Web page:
Last week we announced our company Pushpins was acquired by Performance Marketing Brands (parent to Ebates/Fatwallet). It has been a wild ride since we started the company in our dorm at Harvard Business School just over three years ago My co-founder, Peter Michailidis and I learned so much along our journey and feel so fortunate that we started Pushpins when we did rather than waiting until after we graduated. So I wanted to share some tips on how you can take advantage of being a student to launch your company.
1. Pitch. Pitch. Pitch.
You will have access to a number of business plan competitions at your own or neighboring universities. They are tremendously helpful because they force you to:
- Get grilled by successful venture capitalists, professors, and entrepreneurs
- Interview potential customers and validate the size of the market
- Test potential co-founders and teammates
- Find mentors in your industry
- Meet deadlines
Oh, and you can make some money too. We were lucky enough to win MIT100K’s Executive Summary competition, which gave us just enough money to build an initial prototype of our product.
2. Don’t Be Afraid to Use your .Edu
For four years, you are given access to a golden ticket – a .edu email address. Don’t be afraid to use it. While you shouldn’t spam your alumni network, you should seek out people who you think could be helpful. Just ask for a 15 minute call (it usually turns into more) and be specific if your request.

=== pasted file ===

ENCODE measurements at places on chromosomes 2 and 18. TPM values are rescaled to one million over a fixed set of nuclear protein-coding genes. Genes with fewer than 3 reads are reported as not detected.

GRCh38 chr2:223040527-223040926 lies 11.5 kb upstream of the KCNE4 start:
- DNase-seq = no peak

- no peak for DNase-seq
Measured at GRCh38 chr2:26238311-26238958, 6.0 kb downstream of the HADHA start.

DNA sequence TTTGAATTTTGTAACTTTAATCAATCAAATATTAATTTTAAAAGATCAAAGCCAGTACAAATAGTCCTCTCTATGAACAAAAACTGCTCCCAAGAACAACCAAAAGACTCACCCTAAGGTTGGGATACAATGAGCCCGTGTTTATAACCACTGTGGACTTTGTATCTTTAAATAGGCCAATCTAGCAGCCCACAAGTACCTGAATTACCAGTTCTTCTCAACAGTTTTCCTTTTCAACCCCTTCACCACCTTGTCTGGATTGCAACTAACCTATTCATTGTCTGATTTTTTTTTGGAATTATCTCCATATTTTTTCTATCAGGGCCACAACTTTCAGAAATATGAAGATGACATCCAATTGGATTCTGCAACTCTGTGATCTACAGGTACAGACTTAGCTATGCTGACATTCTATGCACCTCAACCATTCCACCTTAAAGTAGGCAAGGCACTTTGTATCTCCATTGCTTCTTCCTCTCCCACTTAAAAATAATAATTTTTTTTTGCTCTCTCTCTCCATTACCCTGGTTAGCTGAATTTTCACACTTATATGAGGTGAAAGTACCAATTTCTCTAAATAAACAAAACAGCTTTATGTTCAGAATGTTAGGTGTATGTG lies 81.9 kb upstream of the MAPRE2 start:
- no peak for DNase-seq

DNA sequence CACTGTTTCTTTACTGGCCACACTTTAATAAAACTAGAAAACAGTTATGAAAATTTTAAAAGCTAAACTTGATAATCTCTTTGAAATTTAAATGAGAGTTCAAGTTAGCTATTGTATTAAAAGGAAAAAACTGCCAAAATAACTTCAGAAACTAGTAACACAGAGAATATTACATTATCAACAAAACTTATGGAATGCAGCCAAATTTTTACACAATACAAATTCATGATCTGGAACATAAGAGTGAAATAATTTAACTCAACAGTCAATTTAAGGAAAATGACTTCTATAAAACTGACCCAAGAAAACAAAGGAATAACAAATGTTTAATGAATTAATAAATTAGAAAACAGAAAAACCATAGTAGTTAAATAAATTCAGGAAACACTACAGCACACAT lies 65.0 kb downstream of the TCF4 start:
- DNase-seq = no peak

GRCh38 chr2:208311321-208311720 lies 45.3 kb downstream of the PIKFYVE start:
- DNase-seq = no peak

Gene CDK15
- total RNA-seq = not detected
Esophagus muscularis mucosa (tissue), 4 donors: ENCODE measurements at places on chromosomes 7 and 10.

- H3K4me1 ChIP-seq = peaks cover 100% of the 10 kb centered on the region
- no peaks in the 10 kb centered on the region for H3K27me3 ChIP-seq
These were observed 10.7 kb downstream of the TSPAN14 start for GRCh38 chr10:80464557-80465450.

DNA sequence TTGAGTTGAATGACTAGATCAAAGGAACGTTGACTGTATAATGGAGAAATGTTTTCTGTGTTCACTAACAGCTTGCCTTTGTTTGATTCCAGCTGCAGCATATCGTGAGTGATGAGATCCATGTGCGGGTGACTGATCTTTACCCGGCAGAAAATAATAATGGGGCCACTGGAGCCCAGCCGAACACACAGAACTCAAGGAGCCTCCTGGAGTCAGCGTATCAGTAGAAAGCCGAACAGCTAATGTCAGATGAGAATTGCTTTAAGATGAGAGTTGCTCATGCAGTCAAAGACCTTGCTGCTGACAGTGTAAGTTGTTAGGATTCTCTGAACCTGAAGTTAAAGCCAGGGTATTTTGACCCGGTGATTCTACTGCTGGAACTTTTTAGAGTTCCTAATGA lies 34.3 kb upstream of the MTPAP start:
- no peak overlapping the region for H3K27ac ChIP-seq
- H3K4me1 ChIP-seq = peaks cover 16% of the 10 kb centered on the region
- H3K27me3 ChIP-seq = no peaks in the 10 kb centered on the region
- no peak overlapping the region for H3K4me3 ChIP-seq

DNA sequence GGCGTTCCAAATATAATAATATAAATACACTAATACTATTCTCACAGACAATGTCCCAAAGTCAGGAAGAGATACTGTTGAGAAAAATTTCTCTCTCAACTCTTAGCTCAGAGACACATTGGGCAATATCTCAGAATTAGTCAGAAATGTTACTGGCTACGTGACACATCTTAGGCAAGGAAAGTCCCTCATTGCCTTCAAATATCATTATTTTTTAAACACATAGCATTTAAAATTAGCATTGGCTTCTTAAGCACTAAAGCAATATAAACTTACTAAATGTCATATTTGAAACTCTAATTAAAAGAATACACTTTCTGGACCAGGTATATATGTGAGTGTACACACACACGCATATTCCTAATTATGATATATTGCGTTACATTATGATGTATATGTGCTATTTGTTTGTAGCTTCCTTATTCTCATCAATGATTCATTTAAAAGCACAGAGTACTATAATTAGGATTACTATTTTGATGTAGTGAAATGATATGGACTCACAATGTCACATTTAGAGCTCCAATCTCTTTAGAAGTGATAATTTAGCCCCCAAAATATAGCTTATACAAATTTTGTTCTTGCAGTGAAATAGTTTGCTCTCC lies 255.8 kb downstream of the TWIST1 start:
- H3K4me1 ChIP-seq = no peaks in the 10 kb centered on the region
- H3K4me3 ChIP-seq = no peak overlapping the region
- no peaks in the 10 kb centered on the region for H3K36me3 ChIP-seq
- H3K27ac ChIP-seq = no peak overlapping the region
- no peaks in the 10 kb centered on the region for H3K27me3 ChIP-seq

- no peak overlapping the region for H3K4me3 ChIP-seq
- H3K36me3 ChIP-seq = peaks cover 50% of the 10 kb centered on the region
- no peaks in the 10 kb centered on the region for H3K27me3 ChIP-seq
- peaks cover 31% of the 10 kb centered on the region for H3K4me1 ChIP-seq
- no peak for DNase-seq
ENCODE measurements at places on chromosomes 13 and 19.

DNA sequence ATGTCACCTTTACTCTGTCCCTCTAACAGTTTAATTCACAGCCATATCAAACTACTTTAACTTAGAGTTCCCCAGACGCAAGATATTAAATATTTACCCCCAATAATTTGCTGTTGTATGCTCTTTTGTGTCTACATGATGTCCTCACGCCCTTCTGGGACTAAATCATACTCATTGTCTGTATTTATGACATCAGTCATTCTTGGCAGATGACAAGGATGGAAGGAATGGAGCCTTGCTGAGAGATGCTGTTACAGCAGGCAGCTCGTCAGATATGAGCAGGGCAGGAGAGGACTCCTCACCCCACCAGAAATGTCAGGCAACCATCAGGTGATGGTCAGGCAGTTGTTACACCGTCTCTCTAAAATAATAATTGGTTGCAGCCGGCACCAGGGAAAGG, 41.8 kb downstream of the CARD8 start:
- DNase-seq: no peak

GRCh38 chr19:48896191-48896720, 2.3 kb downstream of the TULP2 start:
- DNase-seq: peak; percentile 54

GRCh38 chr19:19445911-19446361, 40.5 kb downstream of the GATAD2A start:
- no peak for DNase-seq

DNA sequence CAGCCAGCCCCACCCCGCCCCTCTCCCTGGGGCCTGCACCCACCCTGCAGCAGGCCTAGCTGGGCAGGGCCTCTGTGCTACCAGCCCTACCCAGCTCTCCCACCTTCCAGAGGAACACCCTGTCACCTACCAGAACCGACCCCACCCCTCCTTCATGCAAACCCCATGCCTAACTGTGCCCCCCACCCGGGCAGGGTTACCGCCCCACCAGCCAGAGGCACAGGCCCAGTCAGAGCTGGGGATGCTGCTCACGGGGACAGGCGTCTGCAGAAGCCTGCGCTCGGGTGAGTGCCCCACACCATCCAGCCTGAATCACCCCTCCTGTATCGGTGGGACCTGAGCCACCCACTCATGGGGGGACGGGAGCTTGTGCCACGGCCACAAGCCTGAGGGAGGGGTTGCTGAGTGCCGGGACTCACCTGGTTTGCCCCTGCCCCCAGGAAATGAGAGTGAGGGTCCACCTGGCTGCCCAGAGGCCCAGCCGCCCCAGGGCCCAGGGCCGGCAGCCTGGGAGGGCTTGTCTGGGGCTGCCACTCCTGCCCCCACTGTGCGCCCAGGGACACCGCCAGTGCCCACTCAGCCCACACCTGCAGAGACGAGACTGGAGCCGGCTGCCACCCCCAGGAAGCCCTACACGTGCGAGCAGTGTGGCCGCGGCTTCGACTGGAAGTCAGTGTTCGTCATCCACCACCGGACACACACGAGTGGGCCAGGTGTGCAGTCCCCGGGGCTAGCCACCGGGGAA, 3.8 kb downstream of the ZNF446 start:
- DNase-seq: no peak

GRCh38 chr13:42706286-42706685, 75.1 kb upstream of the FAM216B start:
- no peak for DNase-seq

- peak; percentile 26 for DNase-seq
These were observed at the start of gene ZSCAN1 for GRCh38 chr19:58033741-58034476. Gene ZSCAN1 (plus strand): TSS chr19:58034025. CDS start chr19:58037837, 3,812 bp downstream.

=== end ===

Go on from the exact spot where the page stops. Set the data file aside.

Here is an example:
I hope that my email finds you doing well. I am a recent graduate of [Your University] and came across your name in the Alumni Navigator — please excuse me for contacting you without a formal introduction.
The reason I’m reaching out is that I co-founded a venture backed, mobile coupon company with a fellow classmate and am looking for some feedback. I promise this is different than the hundreds that flood your inbox every week.
[Information about your company and how it relates to them]
I was wondering if you have 10-15 minutes to provide some feedback around what we are building?
Most successful people love to pay it forward because they remember when they were in your shoes. While you won’t find an advisor in every conversation, you will start building relationships with key people in your industry.
3. Date Your Potential Co-Founder
In school you have many low risk opportunities to date your potential teammates. I was lucky enough that my co-founder Peter was a classmate of mine.
We took every opportunity to work on “non-company” assignments together. If you can trust each other in the classroom, it’s a good first test to see if you can trust each other outside of it. This led us to collectively decide to give up summer internships to work on Pushpins as part of Lightspeed’s Summer Fellowship Program.
At the end of the summer we ended up raising our Series A from Lightspeed while going back to Harvard to graduate. We knew we could trust each other to finish school, while still dedicating ourselves to Pushpins.
Don’t wait to graduate to start working on your idea.
There is no better time to a start a company then while you are a student. You have access to money, mentors, and teammates that are not nearly as easy to acquire after you graduate. While every school project might not end up in an exit, it will help you lay the foundation for the skills you will need to be a successful founder in the future.
Jason Gurwin is the Co-founder of Pushpins, follow him on Twitter @jasongurwin